Finding affordable dwellings in large urban areas has become quite difficult in recent years. Los Angeles is also facing this problem and to combat it, the mayor wants to build 100,000 new affordable housing units by 2021. A team of UCLA students and faculty from the college’s architecture and urban design group cityLAB, have recently unveiled a prototype of an affordable dwelling, called the BI(h)OME, that could solve the housing shortage.


The BI(h)OME can be described as an “accessory dwelling” that measures 350 square feet. It is lightweight and inexpensive to construct and features a steel pipe frame, which can be placed on a simple, gabion foundation made out of wire-caged rock. This small home could easily be constructed in the yards of the 500,000 single family homes in LA, where it could be used to house relatives or rented out. If not used to house people, this dwelling can also provide shelter for various species of birds, butterflies and bats.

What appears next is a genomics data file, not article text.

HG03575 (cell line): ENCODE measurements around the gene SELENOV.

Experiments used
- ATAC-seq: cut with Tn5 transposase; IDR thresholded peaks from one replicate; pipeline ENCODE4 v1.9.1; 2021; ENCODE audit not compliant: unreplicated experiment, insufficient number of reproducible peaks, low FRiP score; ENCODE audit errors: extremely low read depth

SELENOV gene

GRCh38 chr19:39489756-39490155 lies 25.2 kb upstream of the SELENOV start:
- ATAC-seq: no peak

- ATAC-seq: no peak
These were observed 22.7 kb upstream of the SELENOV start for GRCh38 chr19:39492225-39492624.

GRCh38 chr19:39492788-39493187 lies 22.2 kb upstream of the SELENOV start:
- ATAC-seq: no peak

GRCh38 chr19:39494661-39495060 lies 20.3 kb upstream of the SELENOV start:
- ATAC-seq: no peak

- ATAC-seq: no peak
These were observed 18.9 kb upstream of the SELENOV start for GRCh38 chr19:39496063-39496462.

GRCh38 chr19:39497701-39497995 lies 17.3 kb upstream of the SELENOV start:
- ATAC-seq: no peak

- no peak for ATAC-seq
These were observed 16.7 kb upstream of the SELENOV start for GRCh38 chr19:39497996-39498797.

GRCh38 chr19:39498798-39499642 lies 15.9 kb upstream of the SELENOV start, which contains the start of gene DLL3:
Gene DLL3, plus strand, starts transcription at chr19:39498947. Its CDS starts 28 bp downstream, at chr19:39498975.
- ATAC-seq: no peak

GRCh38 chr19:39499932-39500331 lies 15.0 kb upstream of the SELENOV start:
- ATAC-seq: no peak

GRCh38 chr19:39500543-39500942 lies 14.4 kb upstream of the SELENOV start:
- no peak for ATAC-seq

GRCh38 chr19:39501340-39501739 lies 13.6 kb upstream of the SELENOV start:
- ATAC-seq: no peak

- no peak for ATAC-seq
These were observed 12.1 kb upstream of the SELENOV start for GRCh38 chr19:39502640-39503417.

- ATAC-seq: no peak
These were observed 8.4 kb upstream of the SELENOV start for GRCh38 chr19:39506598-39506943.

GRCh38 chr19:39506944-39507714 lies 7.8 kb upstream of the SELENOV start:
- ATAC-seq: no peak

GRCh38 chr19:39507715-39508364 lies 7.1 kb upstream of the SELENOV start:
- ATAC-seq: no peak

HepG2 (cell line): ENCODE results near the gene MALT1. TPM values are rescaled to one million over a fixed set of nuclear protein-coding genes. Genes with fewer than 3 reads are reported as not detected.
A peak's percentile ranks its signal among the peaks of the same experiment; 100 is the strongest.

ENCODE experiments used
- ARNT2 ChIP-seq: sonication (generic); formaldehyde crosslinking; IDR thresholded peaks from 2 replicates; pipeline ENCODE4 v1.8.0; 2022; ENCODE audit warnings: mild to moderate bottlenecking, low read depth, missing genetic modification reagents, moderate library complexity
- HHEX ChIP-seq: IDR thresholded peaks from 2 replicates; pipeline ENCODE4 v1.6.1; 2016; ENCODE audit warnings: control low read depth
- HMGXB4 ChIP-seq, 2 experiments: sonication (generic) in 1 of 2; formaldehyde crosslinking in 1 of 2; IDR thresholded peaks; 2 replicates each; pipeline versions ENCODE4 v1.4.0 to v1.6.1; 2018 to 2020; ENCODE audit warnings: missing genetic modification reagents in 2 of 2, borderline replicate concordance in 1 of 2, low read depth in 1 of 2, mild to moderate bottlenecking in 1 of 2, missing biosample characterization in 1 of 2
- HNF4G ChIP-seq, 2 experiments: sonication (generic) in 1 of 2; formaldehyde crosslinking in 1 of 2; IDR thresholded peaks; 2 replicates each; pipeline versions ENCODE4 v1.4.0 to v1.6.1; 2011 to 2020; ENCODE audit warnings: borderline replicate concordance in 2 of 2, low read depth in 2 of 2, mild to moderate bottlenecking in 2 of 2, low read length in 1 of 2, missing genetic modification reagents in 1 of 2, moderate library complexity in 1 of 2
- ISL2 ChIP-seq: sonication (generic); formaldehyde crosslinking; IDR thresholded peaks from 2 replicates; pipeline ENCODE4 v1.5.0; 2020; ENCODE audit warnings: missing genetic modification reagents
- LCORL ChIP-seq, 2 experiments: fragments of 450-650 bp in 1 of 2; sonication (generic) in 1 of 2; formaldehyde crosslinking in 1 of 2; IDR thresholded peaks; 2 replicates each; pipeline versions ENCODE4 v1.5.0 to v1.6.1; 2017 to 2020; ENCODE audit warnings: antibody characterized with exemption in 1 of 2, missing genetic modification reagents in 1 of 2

The home features wooden framed walls along with a double-layered skin, which is made of ETFE, namely a durable, recyclable plastic. Cut paper cylinders are then inserted between the layers of plastic. In addition to that, some of the wooden walls can also be turned into vertical gardens.



The designers further claim, that photovoltaics could be printed on the outside layer of the home to provide the necessary power. The home would also be fitted with LED lighting throughout. Each BI(h)OME would feature a full kitchen, a foldout bed, a bathroom with a composting toilet, and a greywater-recycling system. The necessary water could be supplied via a garden hose.

While this tiny home certainly is very sustainable and does make full use of emerging technologies, it remains to be seen if it is in fact suitable for long term human inhabitation. Lack of insulation would make it quite hot, or cold, for one thing.